IN­VEST­MENT IN CLI­MATE CHANGE PROJECTS CRU­CIAL

Prom­ises need to quickly be trans­formed into projects that bankers can sink tril­lions of dol­lars into

African Independent - - BUSINESS -

in­vest­ment looks like – is key to shift­ing bil­lions into cli­matepro­tect­ing ef­forts, he and oth­ers said.

“We’re con­fi­dent the money is avail­able at the scale we need it,” said Ed Wells, a sus­tain­abil­ity ex­pert and head of global mar­kets pol­icy at HSBC Bank in Lon­don.

Right now, “the sup­ply of projects is what’s short, not the sup­ply of money”, he said.

To kick-start a big­ger pipe­line of in­vest­ment-friendly cli­mate projects, in­ter­na­tional bankers and of­fi­cials from Mex­ico, Nige­ria and Colom­bia are meet­ing in Lon­don this week to try to thrash out a first set of ready-to-fund cli­mate projects.

Viet­nam is also par­tic­i­pat­ing in what’s be­ing called the Cli­mate Fi­nance Ac­cel­er­a­tor ef­fort, though as an ob­server.

The aim is to smooth ob­sta­cles in the way to get­ting fund­ing flow­ing, and give coun­try of­fi­cials the chance to ham­mer out a tem­plate for fi­nance-lur­ing projects that can be repli­cated at home – and po­ten­tially used by other coun­tries as well, Dod­well said.

“You can’t green the whole world at the same time. Let’s start with the four coun­tries here to­day,” he said at the launch of a week­long ef­fort at the Lon­don Stock Ex­change.

Juan Car­los Arre­dondo, who works on cli­mate change pol­icy for Mex­ico’s en­vi­ron­ment and nat­u­ral re­sources min­istry, said his coun­try needs about $135 bil­lion to meet its aim of re­duc­ing emis­sions by at least 22 per­cent be­low ex­pected “busi­ness as usual” lev­els by 2030.

That would pay for things such as shift­ing the coun­try to elec­tric ve­hi­cles – in­clud­ing Mex­ico City’s huge fleet of taxis.

Colom­bia wants to pro­tect its An­dean wa­ter sup­plies, get farm­ers bet­ter cli­mate in­for­ma­tion to keep grow­ing in harsher con­di­tions, pro­tect forests and make the coun­try’s en­ergy sup­ply and trans­port sys­tems cleaner.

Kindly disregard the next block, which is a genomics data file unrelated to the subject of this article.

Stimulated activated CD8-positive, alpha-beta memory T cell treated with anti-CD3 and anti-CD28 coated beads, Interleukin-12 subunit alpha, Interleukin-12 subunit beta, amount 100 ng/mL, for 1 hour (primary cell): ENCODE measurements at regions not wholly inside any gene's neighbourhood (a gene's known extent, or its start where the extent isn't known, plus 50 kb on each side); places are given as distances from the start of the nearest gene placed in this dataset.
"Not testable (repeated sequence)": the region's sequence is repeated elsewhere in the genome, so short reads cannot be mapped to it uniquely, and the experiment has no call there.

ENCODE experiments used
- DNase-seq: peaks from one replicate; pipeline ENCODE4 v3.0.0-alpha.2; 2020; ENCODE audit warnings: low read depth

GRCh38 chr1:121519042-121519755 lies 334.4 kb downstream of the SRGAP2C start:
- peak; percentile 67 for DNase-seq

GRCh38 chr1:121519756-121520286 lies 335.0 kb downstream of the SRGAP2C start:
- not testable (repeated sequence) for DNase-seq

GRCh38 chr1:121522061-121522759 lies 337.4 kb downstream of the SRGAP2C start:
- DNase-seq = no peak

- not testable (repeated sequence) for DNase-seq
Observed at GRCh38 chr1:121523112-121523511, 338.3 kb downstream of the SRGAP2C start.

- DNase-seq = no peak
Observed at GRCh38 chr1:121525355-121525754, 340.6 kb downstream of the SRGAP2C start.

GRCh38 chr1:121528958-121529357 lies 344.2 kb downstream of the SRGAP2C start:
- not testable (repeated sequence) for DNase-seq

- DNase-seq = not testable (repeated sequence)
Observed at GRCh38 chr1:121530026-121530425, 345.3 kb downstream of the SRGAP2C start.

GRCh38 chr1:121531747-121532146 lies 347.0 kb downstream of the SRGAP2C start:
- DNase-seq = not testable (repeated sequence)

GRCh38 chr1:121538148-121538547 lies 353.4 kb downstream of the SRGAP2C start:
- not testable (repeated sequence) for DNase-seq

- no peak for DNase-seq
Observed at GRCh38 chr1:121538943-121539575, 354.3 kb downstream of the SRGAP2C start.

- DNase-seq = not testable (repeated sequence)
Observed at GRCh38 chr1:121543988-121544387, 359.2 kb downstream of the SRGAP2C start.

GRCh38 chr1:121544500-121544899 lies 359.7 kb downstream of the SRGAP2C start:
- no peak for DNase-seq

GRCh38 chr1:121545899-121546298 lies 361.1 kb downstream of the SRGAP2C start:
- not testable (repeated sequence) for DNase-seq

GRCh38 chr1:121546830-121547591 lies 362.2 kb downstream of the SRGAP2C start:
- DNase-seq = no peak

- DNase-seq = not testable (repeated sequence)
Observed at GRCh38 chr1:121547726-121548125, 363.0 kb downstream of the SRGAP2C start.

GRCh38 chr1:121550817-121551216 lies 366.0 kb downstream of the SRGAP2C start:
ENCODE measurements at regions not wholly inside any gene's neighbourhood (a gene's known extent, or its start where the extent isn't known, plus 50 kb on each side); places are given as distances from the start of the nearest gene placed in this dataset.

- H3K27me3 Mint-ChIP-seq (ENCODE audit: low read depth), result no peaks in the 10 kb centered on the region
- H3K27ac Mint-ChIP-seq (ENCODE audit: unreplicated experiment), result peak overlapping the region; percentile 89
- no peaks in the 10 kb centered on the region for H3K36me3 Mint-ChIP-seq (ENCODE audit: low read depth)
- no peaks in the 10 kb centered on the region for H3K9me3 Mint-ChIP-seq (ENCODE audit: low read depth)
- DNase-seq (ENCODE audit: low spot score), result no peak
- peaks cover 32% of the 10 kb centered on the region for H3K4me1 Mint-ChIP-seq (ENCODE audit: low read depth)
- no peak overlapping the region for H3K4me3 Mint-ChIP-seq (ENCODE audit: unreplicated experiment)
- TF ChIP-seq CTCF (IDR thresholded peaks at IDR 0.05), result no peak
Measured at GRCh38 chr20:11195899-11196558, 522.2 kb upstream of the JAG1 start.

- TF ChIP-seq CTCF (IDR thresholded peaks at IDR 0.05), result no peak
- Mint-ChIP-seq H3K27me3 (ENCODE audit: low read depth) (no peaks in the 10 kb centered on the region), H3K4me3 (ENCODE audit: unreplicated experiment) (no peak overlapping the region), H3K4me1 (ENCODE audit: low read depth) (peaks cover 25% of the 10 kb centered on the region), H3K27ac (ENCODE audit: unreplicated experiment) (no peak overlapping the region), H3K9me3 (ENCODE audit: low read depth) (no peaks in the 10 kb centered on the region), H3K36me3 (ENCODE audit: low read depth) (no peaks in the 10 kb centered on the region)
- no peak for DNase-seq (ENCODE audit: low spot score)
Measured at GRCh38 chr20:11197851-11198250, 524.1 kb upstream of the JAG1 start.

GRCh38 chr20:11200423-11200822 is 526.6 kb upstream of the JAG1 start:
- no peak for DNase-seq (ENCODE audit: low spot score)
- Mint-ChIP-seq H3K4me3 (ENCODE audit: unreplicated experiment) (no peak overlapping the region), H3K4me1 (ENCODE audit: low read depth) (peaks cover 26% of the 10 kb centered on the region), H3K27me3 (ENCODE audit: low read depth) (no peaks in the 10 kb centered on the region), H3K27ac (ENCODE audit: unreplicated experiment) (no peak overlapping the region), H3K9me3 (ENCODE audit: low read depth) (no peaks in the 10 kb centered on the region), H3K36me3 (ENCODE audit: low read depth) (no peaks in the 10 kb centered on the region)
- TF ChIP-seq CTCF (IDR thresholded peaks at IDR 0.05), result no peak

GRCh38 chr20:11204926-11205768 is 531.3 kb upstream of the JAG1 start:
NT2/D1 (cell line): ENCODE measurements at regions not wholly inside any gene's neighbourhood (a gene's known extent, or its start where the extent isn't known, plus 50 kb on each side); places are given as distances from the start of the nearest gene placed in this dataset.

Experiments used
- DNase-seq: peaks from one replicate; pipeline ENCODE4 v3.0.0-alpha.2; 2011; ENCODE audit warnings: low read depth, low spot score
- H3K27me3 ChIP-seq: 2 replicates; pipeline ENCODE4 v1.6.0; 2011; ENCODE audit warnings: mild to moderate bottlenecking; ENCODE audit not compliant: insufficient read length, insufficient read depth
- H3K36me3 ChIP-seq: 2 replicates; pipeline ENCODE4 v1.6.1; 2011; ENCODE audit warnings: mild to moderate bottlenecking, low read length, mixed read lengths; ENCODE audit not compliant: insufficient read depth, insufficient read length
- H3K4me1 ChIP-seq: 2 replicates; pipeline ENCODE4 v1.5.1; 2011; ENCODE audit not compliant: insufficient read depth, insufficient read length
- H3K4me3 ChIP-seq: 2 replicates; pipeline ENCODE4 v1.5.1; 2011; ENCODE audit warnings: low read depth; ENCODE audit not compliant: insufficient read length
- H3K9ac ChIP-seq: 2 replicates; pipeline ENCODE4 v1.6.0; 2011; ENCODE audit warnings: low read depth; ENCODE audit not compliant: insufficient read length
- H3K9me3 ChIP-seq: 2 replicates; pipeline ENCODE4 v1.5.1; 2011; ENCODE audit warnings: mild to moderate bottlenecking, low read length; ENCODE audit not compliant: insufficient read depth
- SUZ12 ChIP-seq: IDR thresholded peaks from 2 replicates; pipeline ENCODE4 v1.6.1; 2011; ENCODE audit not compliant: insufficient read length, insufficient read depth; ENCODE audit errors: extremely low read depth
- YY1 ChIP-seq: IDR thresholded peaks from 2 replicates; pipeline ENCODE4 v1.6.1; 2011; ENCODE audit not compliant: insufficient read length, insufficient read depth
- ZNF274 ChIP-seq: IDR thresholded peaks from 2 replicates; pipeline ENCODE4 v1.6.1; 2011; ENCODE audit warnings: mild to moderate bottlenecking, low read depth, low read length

But “we re­alise that with only pub­lic fi­nance we won’t be able to meet our com­mit­ments”, said Lina Marcela Penuela, of the coun­try’s Min­istry of En­vi­ron­ment and Sus­tain­able De­vel­op­ment.

Mak­ing the kind of changes needed around the world could cost $90 tril­lion, said Roger Gif­ford, chair of the Green Fi­nance Ini­tia­tive, an ef­fort to make Lon­don a leader in cli­mate-friendly lend­ing and in­vest­ment.

But Wells, of HSBC, said twothirds of that is al­ready po­ten­tially avail­able, in the form of pri­vate in­vest­ment look­ing for good projects.

“Most of the money is there if we can just cre­ate the struc­ture to let it flow,” he said.

Po­lit­i­cal and mar­ket changes – from ever-cheaper so­lar en­ergy to an­nounce­ments by coun­tries such as China and France that they will rapidly phase out petrol and diesel ve­hi­cles – are help­ing more in­vestors and bankers see op­por­tu­ni­ties in a green shift, Wells said.

“Fi­nanc­ing the tran­si­tion to the low-car­bon econ­omy is pos­si­bly the big­gest op­por­tu­nity (HSBC) has ever faced,” he said.

More in­vestors also are in­sist­ing on know­ing the cli­mate-re­lated risks faced by com­pa­nies they back, said Stephanie Sfakianos, head of sus­tain­able cap­i­tal mar­kets at BNP Paribas.

As re­al­i­sa­tion of those risks grows among in­vestors and bankers, “it’s a game changer” in terms of where money will flow, she said.

With a string of hur­ri­canes slash­ing across the Caribbean and the US, and cities from Houston to Mum­bai re­cov­er­ing from flood­ing, cli­mate risk is in­creas­ingly easy to see, the ex­perts said.

“Any­one who switches on the TV at the mo­ment feels like they’re in a cli­mate dis­as­ter movie,” Dod­well said.

“What are we go­ing to do about it?” he asked. “The best chance is the im­ple­men­ta­tion of the Paris cli­mate agree­ment... but we’ve got to speed things up.” – Thom­son Reuters Foun­da­tion

Most of the money is there if we can just cre­ate the struc­ture to let it flow

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